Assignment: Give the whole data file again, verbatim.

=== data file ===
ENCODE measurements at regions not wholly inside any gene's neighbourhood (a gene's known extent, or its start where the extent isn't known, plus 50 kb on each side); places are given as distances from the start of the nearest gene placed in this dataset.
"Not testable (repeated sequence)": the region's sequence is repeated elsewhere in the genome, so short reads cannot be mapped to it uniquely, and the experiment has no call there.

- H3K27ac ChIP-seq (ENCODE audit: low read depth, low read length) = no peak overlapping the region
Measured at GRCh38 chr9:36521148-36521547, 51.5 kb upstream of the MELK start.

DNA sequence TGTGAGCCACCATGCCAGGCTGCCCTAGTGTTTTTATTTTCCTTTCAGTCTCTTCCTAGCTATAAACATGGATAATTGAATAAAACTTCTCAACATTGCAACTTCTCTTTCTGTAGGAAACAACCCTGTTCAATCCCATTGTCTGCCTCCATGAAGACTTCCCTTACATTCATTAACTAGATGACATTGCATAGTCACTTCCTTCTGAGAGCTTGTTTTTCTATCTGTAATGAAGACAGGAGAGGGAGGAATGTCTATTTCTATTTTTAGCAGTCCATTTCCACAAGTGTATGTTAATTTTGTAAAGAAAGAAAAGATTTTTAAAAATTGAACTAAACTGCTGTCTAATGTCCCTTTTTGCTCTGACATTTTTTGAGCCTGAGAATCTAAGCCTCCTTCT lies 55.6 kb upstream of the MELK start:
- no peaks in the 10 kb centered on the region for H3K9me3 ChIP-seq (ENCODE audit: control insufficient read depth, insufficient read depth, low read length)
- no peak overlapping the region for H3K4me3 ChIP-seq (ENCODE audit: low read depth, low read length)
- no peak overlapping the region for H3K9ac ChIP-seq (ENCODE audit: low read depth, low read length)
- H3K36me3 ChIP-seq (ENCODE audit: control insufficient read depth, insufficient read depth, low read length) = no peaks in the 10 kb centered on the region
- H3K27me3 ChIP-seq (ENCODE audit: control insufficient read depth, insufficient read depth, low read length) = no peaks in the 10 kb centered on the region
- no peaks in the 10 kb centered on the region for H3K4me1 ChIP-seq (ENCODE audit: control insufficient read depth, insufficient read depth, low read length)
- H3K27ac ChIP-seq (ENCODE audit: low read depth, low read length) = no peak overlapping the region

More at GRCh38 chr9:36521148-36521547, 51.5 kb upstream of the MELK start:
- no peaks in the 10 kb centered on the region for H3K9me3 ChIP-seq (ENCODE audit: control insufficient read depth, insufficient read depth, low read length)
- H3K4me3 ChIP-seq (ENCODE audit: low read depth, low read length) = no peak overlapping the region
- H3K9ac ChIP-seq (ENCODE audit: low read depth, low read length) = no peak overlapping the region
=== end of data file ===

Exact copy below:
ENCODE measurements at regions not wholly inside any gene's neighbourhood (a gene's known extent, or its start where the extent isn't known, plus 50 kb on each side); places are given as distances from the start of the nearest gene placed in this dataset.
"Not testable (repeated sequence)": the region's sequence is repeated elsewhere in the genome, so short reads cannot be mapped to it uniquely, and the experiment has no call there.

- H3K27ac ChIP-seq (ENCODE audit: low read depth, low read length) = no peak overlapping the region
Measured at GRCh38 chr9:36521148-36521547, 51.5 kb upstream of the MELK start.

DNA sequence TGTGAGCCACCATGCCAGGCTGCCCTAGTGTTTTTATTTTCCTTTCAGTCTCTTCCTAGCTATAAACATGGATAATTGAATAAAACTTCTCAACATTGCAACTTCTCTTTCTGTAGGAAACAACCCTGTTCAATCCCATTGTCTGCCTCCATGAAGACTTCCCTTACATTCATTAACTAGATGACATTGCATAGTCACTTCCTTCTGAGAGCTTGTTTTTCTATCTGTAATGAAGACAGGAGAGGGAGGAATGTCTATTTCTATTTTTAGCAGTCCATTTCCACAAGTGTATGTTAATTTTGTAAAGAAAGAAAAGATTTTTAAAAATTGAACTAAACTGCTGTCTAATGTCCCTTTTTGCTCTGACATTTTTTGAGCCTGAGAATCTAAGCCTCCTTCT lies 55.6 kb upstream of the MELK start:
- no peaks in the 10 kb centered on the region for H3K9me3 ChIP-seq (ENCODE audit: control insufficient read depth, insufficient read depth, low read length)
- no peak overlapping the region for H3K4me3 ChIP-seq (ENCODE audit: low read depth, low read length)
- no peak overlapping the region for H3K9ac ChIP-seq (ENCODE audit: low read depth, low read length)
- H3K36me3 ChIP-seq (ENCODE audit: control insufficient read depth, insufficient read depth, low read length) = no peaks in the 10 kb centered on the region
- H3K27me3 ChIP-seq (ENCODE audit: control insufficient read depth, insufficient read depth, low read length) = no peaks in the 10 kb centered on the region
- no peaks in the 10 kb centered on the region for H3K4me1 ChIP-seq (ENCODE audit: control insufficient read depth, insufficient read depth, low read length)
- H3K27ac ChIP-seq (ENCODE audit: low read depth, low read length) = no peak overlapping the region

More at GRCh38 chr9:36521148-36521547, 51.5 kb upstream of the MELK start:
- no peaks in the 10 kb centered on the region for H3K9me3 ChIP-seq (ENCODE audit: control insufficient read depth, insufficient read depth, low read length)
- H3K4me3 ChIP-seq (ENCODE audit: low read depth, low read length) = no peak overlapping the region
- H3K9ac ChIP-seq (ENCODE audit: low read depth, low read length) = no peak overlapping the region